concern, you will have to take it up with google.

I am trying, but do not yet quite understand your
explanation. Could you spell it out bit by bit
more?

I agree with you that the expert did indeed
fail to explain the code, becuase he provides
no explanation. You may have done a bit better,
but I am still unclear. I think you may be able
to bring me "over the line" if you just detail
a bit more what happens.

(As with my last reply, I used the google
quotinog of your post and did nothing
to alter the way it was quoted.)
 
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lorlarz
Guest
Posts: n/a
 
      08-29-2008
On Aug 29, 10:25*am, lorlarz <(E-Mail Removed)> wrote:
> On Aug 29, 9:34*am, "Richard Cornford" <(E-Mail Removed)>
> wrote:
>
>
>
>
>
> > lorlarz wrote:
> > >On Aug 28, 6:16 pm, Richard Cornford wrote:
> > >> lorlarz wrote
> > ><snip>
> > >>> In the code sample below, how are arguments a legitimate
> > >>> argument to Array.slice?

>
> > >>> Function.prototype.bind = function(){
> > >>> var fn = this, args = Array.prototype.slice.call(arguments),
> > >>> object = args.shift();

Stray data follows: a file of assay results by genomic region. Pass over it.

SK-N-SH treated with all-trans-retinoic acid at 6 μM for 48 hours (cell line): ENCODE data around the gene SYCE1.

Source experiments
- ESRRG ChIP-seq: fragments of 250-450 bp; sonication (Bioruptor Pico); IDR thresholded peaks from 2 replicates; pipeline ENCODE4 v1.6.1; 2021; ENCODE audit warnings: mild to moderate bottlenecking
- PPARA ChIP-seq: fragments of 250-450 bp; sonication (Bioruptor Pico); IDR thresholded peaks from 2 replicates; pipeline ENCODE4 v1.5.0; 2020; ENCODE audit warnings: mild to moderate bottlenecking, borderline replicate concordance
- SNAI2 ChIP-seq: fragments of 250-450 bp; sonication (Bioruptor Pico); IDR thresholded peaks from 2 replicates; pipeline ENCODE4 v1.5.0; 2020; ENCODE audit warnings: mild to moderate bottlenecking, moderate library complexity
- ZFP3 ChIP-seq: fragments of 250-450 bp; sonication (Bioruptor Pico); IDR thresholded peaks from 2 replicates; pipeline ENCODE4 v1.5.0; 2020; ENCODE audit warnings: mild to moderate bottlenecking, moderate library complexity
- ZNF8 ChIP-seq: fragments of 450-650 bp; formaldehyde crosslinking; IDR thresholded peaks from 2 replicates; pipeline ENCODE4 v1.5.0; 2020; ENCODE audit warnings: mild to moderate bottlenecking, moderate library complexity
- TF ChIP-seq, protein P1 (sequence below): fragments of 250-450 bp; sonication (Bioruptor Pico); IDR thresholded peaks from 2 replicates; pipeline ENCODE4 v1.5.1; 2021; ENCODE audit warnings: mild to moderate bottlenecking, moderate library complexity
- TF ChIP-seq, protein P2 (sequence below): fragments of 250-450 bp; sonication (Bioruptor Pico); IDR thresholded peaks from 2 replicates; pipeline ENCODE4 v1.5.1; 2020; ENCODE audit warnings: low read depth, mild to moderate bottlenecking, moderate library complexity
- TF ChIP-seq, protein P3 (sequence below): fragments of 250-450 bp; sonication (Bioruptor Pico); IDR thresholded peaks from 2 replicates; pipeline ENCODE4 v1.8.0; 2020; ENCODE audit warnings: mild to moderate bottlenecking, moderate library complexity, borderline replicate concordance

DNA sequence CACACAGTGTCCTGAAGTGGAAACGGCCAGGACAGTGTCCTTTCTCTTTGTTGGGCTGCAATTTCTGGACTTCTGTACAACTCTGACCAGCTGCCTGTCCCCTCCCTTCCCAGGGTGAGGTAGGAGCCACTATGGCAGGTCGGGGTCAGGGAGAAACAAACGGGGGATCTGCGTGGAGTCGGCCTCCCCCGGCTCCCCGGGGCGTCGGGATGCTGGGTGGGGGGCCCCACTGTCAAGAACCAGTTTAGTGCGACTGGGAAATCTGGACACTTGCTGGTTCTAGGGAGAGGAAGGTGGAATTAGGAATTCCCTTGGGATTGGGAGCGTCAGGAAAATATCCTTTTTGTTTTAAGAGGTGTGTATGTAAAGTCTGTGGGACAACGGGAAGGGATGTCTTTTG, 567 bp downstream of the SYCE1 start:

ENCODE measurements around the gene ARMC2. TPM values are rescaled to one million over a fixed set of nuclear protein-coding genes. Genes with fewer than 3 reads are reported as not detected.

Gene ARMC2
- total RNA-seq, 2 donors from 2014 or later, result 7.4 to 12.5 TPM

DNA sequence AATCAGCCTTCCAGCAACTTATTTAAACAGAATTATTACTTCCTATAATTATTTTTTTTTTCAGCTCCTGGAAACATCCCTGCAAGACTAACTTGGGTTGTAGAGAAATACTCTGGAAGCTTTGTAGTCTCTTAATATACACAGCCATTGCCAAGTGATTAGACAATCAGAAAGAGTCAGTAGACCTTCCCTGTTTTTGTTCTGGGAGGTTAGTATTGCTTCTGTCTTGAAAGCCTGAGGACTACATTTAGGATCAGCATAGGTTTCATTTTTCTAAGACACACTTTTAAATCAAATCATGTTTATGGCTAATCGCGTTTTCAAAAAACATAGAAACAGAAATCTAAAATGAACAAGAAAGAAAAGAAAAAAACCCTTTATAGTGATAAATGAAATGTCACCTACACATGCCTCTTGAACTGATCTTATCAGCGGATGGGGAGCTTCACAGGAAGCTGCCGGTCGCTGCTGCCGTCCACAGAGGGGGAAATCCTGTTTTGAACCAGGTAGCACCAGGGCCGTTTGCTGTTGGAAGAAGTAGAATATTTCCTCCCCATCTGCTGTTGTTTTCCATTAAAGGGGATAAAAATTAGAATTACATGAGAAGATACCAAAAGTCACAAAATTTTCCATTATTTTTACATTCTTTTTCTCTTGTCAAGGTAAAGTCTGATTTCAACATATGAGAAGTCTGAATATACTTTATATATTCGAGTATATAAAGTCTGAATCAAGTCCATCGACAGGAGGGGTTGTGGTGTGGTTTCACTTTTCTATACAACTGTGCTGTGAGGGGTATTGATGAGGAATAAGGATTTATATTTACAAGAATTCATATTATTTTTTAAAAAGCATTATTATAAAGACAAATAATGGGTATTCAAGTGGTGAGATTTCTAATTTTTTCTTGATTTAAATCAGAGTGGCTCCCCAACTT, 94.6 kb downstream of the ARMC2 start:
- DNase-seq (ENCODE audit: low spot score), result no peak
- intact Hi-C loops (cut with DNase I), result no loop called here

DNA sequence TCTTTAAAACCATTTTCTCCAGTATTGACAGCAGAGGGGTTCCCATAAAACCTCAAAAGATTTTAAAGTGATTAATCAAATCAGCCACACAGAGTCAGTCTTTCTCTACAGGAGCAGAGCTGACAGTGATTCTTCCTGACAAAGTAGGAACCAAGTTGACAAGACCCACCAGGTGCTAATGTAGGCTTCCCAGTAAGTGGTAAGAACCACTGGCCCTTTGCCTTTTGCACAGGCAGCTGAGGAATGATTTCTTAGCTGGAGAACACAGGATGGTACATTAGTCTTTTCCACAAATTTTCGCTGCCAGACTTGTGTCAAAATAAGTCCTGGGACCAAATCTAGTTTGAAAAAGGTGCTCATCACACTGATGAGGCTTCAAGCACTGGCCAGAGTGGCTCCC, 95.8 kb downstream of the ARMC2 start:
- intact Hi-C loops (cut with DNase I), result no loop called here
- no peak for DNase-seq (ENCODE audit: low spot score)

> > >>> return function(){
> > >>> return fn.apply(object,
> > >>> args.concat(Array.prototype.slice.call(arguments)) );
> > >>> };
> > >>> };
> > >>> var myObject = {};
> > >>> function myFunction(){
> > >>> return this == myObject;
> > >>> }

>
> > >>> myFunction.bind(myObject)();

>
> > >> Code that is intended to be read by humans ...
> > >> should be indented ...
> > ><snip>
> > >> In the code above - arguments - is never an argument to
> > >> Array.slice. All occurrences of - arguments - as an argument
> > >> are as an argument to - Function.prototype.call -.

>
> > >> Richard.- Hide quoted text -

>
> > * * * * * *^^^^^^^^^^^^^^^^^^^^>> - Show quoted text -

>
> > * *^^^^^^^^^^^^^^^^^^^^^

>
> > I did _not_ write that final text. Why are you attributing words to me
> > that I did not write? That represents a serious breach of netiquette,
> > and is disingenuous at the very least.

>
> > > This code is from a draft of a new JavaScript book

>
> > And the code is indented in that presentation (that is not a question,